Our small business and the era of Yet Bigger Government

“Small businesses are normally a major source of jobs but they have been particularly reluctant to hire lately because of weak sales and uncertainty about the pace of the recovery.” says this Reuters article, which is typical of a lot of reports on the U.S.’s anemic labor market. I happen to be involved in a small business, a Massachusetts flight school with about 30 aircraft, including two helicopters.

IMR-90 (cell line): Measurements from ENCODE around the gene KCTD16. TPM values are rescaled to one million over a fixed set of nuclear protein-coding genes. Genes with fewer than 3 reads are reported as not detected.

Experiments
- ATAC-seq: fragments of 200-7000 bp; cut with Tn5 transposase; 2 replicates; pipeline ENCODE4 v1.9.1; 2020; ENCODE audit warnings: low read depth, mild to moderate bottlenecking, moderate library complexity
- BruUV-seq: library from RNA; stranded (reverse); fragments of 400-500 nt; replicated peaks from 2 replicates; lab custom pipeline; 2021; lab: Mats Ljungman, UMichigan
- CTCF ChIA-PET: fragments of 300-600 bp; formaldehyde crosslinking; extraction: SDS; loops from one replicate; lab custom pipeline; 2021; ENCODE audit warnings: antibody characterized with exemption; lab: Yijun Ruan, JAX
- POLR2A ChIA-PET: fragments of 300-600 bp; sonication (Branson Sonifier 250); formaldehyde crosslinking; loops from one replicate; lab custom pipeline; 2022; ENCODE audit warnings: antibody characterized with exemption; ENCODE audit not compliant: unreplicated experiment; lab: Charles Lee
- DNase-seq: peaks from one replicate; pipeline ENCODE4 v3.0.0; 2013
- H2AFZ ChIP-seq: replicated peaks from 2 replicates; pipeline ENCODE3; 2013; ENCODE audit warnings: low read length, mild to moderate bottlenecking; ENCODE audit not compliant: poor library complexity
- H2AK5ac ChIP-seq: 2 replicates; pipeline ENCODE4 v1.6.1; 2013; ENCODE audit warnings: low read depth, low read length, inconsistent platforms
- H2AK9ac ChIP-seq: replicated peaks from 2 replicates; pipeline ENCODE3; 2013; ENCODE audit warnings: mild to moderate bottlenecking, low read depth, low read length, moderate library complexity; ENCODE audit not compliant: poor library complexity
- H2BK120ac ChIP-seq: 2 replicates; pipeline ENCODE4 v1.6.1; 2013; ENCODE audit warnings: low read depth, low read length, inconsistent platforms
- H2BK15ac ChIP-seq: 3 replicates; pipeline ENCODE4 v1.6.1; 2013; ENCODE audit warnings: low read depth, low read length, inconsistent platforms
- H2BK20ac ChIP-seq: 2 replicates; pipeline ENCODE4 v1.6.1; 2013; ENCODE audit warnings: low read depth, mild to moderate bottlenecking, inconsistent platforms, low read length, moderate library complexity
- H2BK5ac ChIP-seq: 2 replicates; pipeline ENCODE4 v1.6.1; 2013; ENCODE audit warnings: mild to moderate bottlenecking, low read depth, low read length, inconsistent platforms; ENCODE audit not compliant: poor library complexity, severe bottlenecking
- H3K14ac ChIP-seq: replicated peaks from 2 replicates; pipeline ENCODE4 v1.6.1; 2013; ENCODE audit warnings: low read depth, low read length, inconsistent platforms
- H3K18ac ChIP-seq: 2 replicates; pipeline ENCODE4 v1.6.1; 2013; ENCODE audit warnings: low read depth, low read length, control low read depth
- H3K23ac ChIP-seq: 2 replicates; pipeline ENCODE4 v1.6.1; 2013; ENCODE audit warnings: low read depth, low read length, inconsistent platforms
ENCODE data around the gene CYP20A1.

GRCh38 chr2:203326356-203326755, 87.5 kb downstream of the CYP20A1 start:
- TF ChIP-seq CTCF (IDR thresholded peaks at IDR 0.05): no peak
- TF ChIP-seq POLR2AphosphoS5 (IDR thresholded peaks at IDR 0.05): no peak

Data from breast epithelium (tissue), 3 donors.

Let’s start with investment and bank lending. We have not invested in new aircraft or other capital equipment recently. Is it because the bailed-out banks won’t lend us money? I don’t think so. Most of our aircraft are between 2 and 11 years old. Airplanes can be operated safely and economically for at least 30 years. As evidenced by all of the 50- and 75-year-old planes that came to the Oshkosh, Wisconsin fly-in last month, even a 30-year-old plane may have quite a bit of life left. We will buy new engines and overhaul kits for our machines, but pay for those out of revenues. If we could not pay for the overhauls out of revenues it would mean that we were operating at a loss and that it would be smarter simply to close the doors. Our capacity is ample for the current customer demand. In fact, even if every other flight school in the Boston area were to shut down, our school’s existing fleet of aircraft is large enough to satisfy the total regional demand. Not everyone would be flying at 9:00 am on a prime summer weekend, of course, but everyone would be able to fly as many hours per week as desired.